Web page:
Family members of some of the 23 people killed and 22 people injured by a mass shooter at an El Paso Walmart in 2019 confronted the killer for the first time in a federal court last week. They’d waited nearly four years. Some were barely able to speak through tears.
“I still remember everything so clearly, even though I have tried to erase it from my memory,” one teenager said.
They should not bear these memories alone. Against the waves of gun violence that seem to regularly beat against this country, we have called for a vigil of memory, testimony and witnessing. At times we have mourned alongside communities. Other times we have called for action. Steady oars in angry waters.
The El Paso shooting stands out from so many other tragedies because the shooter made his racist motivations so clear. Just before driving from the Dallas area to El Paso, he posted a manifesto declaring that he wanted “to shoot as many Mexicans as possible” and “stop an invasion of Texas” by immigrants. The family members who took the stand this week are victims of domestic terrorism.
“In your act of hatred, you stole a good man from this world,” said Stephanie Melendez, whose father David Johnson, 63, was killed. “He will be remembered but you will not.”
Johnson was grocery shopping with his wife and 9-year-old granddaughter. His actions that day, hiding his loved ones by a checkout station, saved them. … When it was the granddaughter’s turn to take the stand, she was accompanied by a black Labrador named Beaumont, an emotional support dog.
Some family members spoke of the lasting trauma. The days when it’s a struggle to get out of bed. How every person with a backpack brings back the panic of that day. The happiness shattered.
“The killer robbed us all,” Elise Hoffmann-Taus said, remembering her father, Alexander Gerhard Hoffman.
For some, the loss is only just now dawning. Jordan Anchondo and Andre Anchondo died protecting their 2-month-old baby, Paul. Four years old now, Paul is only beginning to grasp what he lost that day, his uncle said.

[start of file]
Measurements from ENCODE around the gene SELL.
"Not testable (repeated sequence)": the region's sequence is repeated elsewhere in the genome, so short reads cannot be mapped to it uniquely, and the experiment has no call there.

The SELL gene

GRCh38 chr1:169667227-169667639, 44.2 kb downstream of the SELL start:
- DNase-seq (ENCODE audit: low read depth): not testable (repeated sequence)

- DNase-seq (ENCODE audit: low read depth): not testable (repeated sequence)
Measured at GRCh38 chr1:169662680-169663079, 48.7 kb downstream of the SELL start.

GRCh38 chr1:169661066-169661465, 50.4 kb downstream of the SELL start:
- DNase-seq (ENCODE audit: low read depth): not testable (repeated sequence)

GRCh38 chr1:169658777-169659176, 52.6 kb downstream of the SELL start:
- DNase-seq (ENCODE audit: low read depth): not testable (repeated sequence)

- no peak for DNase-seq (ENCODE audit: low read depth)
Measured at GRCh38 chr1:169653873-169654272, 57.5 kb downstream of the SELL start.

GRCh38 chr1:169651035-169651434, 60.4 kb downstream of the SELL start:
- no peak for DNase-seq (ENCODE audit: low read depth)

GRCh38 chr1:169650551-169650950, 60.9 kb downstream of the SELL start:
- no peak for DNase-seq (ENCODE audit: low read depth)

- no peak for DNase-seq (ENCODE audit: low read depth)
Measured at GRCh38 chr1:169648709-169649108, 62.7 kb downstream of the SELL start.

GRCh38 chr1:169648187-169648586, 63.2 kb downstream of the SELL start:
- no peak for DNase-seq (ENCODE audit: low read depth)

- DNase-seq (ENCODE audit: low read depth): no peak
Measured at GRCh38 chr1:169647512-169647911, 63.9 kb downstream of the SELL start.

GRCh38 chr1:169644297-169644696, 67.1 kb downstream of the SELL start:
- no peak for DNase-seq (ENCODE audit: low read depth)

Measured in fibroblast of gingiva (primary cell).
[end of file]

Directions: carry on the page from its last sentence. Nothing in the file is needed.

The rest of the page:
Others didn’t speak but still made the trip to the courthouse to hear from other suffering families, a show of support and of resilience.
Many wondered over the promise of justice. After the shooter pleaded guilty to 90 charges, he now faces 90 consecutive life sentences. The El Paso County District Attorney’s Office is also pursuing the death penalty in a separate case. Still the scales are unbearably unbalanced.
“Why is it us in pain and not you?” Genesis Davila asked. Her parents were injured in the shooting and her soccer coach was killed. They had been outside, raising money for the team.
In the four years that have passed since a gunman drove 700 miles to go on a racist shooting spree, hundreds more mass shootings have occurred: 610 in 2020. 690 in 2021. 647 in 2022. The trauma of each has been papered over by routine statements of sympathy and support — and too rarely addressed with legislative action. For the victims, the memories and pain are often as sharp as ever.
With each new shooting, there is a new community affected. A new search for answers and for justice. But what does justice mean? Is it even possible here?
Loved ones urged the judge to use the full force of the law. That message should be heard well beyond the courtroom. The full force should include laws that more carefully regulate who can acquire guns and how. Instead, Texas leaders have continued to fuel the anti-immigrant flames that have helped motivate several mass shootings. Gov. Greg Abbott and other Republican leaders and allies have repeatedly beat the “invasion” drum, using the border as a political backdrop instead of a piece of a larger immigration puzzle in need of honest solutions.
Over and over, loved ones condemned the evil committed that day. But we must also acknowledge the good that our leaders refuse to do.
Francisco Rodriguez came to court Thursday wearing a t-shirt with a picture of his son, Javier Amir Rodriguez who, at 15, was the youngest victim. He wanted the defendant, somehow, to have to face his son, he told reporters. “No birthdays, no holidays will be the same because of you,” he said, addressing the gunman. “I won’t be able to see my son for the rest of my life.”
We will not be there when Rodriguez visits his son’s grave each year to sing “Happy Birthday.” But we can be present now. To listen and to act.
Survivors of that day have had to do the nearly impossible: survive. Taking action shouldn’t be the hard part.